Backing up my development environment

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Since I develop software on both Windows and Mac computers, I need an efficient way to back up my data from these two computers. I developed different strategies for daily and archival backups.

Daily Backups

I have different strategies for backing up source code and supporting resources (e.g., PSDs, photos, and documents) on a daily basis. Backing up source code is easy with Github and BitBucket, two cloud-based git repositories. Github works better for open-source projects since it doesn’t offer many private repositories in its free tier. BitBucket, on the other hand, allows a developer to create several private repositories for oneself.

Supporting resources should be backed up outside of git. Git is primarily designed to diff source code files and doesn’t store binary files efficiently. Cloud-based solutions from Dropbox and Google Drive are better suited for supporting resources. Dropbox is suitable for unshared resources. Google Drive is ideal when collaborating with others.

Archival Backups

I also create archival backups on a periodic basis and for large files. I make archival backups on a periodic basis to take a snapshot of my work at a given point in time. Large files aren’t suitable for storing on cloud-based solutions because of slow Internet transfer rates and limited cloud-based storage in the free tier.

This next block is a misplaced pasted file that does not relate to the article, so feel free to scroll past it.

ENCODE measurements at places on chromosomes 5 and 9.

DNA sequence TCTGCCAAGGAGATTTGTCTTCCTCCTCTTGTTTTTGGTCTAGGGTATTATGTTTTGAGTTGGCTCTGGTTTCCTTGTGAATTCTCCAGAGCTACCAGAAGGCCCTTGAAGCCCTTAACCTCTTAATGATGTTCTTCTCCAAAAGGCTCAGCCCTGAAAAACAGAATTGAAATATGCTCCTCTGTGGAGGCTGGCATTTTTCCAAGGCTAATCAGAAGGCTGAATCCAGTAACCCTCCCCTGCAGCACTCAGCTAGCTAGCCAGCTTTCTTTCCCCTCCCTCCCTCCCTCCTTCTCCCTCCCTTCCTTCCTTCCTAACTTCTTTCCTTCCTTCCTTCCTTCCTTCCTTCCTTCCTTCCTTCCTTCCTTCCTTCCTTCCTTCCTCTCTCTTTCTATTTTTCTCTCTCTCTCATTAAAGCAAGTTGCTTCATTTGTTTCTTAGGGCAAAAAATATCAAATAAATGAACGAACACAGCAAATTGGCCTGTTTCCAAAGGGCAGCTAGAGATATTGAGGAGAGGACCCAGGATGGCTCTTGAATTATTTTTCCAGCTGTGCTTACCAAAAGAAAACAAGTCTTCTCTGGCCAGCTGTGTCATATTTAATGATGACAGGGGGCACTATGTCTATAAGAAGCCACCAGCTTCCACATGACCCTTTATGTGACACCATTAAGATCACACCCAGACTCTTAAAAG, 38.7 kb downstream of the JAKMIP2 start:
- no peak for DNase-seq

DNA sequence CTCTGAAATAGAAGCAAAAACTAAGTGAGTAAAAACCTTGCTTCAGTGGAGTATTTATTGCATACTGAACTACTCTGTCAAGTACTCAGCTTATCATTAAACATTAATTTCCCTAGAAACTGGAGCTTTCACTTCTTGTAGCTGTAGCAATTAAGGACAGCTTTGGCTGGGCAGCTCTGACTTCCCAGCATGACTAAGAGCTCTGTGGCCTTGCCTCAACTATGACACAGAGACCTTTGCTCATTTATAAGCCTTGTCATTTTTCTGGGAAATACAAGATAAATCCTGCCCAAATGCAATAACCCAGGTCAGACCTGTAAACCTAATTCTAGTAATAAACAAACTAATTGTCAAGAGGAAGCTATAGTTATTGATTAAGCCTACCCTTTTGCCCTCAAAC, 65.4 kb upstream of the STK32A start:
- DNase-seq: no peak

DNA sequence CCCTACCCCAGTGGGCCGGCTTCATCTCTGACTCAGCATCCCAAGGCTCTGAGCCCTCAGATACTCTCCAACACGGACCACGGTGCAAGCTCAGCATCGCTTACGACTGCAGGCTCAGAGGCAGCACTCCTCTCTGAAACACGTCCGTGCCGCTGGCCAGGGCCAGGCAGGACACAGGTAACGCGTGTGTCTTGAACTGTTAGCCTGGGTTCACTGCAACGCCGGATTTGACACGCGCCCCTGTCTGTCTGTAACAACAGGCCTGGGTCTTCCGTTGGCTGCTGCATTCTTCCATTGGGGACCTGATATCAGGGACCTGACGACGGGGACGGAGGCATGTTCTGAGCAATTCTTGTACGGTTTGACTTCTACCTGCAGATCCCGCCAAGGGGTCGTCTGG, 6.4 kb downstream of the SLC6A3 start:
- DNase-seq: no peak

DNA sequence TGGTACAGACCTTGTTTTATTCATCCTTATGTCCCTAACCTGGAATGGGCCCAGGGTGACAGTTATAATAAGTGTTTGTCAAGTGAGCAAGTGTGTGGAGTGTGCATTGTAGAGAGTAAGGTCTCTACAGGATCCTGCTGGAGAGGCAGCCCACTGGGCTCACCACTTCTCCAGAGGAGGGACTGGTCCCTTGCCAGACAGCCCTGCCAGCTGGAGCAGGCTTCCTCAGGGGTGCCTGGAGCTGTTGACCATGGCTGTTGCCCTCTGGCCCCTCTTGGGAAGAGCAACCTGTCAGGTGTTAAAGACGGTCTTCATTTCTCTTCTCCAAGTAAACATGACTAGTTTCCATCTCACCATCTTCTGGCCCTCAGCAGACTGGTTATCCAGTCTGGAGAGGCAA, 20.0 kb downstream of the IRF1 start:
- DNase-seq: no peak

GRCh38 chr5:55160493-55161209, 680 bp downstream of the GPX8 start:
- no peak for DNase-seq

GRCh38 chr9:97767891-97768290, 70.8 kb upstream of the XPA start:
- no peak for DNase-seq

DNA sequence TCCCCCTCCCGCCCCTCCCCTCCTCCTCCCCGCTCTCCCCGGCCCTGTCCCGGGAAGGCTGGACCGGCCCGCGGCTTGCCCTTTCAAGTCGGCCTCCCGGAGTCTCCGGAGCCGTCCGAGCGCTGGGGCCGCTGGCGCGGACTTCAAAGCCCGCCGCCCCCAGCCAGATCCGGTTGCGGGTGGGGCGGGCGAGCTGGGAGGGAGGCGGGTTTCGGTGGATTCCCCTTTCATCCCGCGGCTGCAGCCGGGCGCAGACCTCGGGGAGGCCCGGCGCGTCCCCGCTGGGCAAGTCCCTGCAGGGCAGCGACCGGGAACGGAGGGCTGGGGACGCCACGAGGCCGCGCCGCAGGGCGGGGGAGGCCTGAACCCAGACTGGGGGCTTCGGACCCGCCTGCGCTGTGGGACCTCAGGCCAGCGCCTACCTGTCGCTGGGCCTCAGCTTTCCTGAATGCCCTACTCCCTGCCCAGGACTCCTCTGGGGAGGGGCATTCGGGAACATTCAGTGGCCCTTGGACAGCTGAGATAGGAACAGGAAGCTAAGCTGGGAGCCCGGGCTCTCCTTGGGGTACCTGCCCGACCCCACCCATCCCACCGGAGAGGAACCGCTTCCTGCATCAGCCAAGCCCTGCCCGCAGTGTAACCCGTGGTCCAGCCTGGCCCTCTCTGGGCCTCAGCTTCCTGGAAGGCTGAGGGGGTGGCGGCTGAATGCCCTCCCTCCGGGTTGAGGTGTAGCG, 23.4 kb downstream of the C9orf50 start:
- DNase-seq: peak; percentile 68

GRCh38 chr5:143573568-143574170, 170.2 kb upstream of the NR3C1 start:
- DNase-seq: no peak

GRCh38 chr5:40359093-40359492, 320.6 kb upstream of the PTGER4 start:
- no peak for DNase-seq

I make the archival backups using an external hard drive that I connect only when making backups. I format the external hard drive for both Windows and Mac using the ExFAT format. ExFAT format is built for high-capacity SD cards and works fine for large-file backups. ExFAT is patented by Microsoft and licensed by Mac. ExFAT is better than FAT/FAT32, which can’t store large files; Windows NTFS, which cannot be written by Mac (using native drivers only); and Mac HFS, which cannot be read by Windows (using native drivers only).

To create my archived copies, I use 7-Zip (Keka on Mac) to compress entire directories with git-cloned repositories, Dropbox, and Google Drive. I name the 7-Zip archives with the date when I’m making the archive. These 7-Zip archives are saved directly to the external hard drive. This way if I accidentally delete a file and isn’t found in the most recent archive, I can still find the file in an earlier archive.

Why this approach?

By now you should be wondering why all the trouble. Other backup solutions already exist with less effort. For example, Mac has Time Machine. In my approach, I know what I have intentionally backed up and what I’ve excluded. Although cloud-based backup solutions are useful for daily backup, they are not archival copies. Uninvited users can gain entry to your account and delete data without your consent (e.g., when Dropbox disabled password authentication). Archives should be hard to access, which is sufficiently hard when stored on an external hard drive.